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Sasquatch Day Three

by Rachel Devitt

Sasquatch Day Three

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So, I had kind of an angry festival day on Sasquatch's third day. Maybe it was the main stage's decision to wake the entire grounds up with a 7 a.m. sound check after the Roots played till 1 a.m. the night before (dude, we're camping here. Be nice). Maybe it was the steady diet of "Mexi Fries" (whatever that is) I've been ingesting. Maybe it was the fact that the night's headliner was Bon Iver, whom I just don't get. Or maybe it was the knowledge that if I saw one more person in, like, a panda suit doling out free hugs, I was seriously contemplating carving my own eyes out with a eucalyptus leaf. Whatever it was, the Day Three Doldrums had set in. Hard.

But you know, sometimes that happens at a festival. You get burnt out. You have a bad day. You show up in a panda suit and everyone else is totally wearing the same outfit. Whatever. And you not only can't lose the rotten mood, you're too crabby to try. So I just decided to try to run with it and angry-review the fest today. Look, I've even dropped the royal "we" to really get real with y'all (you guys knew it was me all along, right?). Trust me: It's going to be a really authentic, visceral, rock'n'roll experience.

I started the day with Trampled by Turtles, a sleepy little bluegrass band from Duluth, Minnesota. These guys seemed like the perfect doldrums accompaniment because they emphasize the blue in their grass, crooning sad, lonesome, slow songs and generally just embodying a serious mellowness. But then they got all sweet, telling the crowd that everyone usually looks pretty beat up on the third day of a festival, "but you guys look pretty damn good." And then they busted out some fast and furious breakdowns that set their fiddler's full beard a-whipping in the wind and the happy kids a-stompin' and a-jiggin'. And then that panda showed up and had a whole conversation about free hugs with a guy in a hot dog suit and ... ugh. TOO MUCH JOY HERE. Moving on!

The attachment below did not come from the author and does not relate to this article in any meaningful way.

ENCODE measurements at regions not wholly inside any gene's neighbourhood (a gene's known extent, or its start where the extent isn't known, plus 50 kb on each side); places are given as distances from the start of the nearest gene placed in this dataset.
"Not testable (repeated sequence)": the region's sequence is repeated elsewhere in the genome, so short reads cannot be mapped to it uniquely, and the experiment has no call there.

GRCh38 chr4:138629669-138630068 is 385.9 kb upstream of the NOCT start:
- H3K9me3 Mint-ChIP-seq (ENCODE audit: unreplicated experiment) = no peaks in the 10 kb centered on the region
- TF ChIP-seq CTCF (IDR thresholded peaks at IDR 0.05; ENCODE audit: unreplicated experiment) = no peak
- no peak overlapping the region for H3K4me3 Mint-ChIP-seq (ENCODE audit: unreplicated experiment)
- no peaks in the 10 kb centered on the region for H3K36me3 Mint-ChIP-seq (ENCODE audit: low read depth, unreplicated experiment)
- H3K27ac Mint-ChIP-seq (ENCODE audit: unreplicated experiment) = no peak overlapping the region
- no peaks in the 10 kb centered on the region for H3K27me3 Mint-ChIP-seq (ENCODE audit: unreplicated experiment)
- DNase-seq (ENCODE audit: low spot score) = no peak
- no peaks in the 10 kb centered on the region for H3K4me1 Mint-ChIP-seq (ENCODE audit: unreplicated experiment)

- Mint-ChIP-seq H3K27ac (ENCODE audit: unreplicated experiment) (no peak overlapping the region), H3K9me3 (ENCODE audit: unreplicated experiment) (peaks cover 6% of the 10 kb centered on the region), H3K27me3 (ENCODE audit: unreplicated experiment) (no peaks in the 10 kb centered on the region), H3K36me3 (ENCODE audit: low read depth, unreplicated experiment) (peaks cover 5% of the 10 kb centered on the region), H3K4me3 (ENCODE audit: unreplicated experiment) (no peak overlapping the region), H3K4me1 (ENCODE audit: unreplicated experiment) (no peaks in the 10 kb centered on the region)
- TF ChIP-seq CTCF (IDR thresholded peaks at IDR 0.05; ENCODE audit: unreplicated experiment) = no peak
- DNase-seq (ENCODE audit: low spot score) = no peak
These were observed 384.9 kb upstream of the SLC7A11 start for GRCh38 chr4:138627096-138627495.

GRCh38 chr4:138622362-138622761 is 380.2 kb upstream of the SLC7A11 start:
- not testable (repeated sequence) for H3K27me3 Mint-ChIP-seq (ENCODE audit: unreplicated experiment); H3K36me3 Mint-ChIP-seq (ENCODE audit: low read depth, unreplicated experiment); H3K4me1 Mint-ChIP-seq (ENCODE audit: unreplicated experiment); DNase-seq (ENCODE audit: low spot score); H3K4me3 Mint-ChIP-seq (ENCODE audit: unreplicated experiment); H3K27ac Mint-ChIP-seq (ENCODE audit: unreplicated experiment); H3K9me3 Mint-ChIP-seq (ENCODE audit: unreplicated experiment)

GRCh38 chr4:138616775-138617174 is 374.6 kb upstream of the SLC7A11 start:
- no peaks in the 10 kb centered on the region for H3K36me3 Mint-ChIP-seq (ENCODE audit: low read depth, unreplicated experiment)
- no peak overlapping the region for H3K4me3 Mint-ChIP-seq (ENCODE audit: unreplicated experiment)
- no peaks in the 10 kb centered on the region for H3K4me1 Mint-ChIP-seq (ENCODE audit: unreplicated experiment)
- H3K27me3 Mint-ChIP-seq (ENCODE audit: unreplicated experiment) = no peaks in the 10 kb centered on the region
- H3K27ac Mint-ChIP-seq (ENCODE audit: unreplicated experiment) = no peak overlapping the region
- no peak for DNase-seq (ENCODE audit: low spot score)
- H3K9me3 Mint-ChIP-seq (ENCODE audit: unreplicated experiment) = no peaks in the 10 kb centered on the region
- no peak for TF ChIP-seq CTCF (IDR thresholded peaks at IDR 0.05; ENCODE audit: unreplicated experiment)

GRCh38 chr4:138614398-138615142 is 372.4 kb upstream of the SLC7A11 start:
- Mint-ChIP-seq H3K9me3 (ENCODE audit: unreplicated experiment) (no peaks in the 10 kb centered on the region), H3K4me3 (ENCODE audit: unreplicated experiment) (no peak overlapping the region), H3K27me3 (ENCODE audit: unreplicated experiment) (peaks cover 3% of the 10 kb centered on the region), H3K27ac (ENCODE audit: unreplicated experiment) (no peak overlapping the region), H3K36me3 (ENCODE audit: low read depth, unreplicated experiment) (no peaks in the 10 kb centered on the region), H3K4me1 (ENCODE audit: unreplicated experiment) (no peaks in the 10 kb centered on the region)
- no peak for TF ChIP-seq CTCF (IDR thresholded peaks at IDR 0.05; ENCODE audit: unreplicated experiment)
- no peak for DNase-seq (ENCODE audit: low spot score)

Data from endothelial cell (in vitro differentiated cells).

Next up, I decided to hit up one of Sasquatch's occasional comedy acts because, clearly, I was in the mood to laugh. Fortunately, the sardonic, perpetually disgruntled Todd Barry was on the Banana Shack stage. Perfect! Unfortunately, he spent most of his set battling the overly loud Maine Stage, which was blasting hip-hop artist SPAC3MAN's set to high heaven. Barry handled it really well, gamely cracking jokes about confronting SPAC3MAN at the artist catering table and putting a new clause in all his contracts that he'll only do shows under impossible circumstances from now on. And the devoted crowd bolstered him with applause. But still, it was a frustrating scheduling move for everyone -- especially your anger ball blogger here. Grrrr...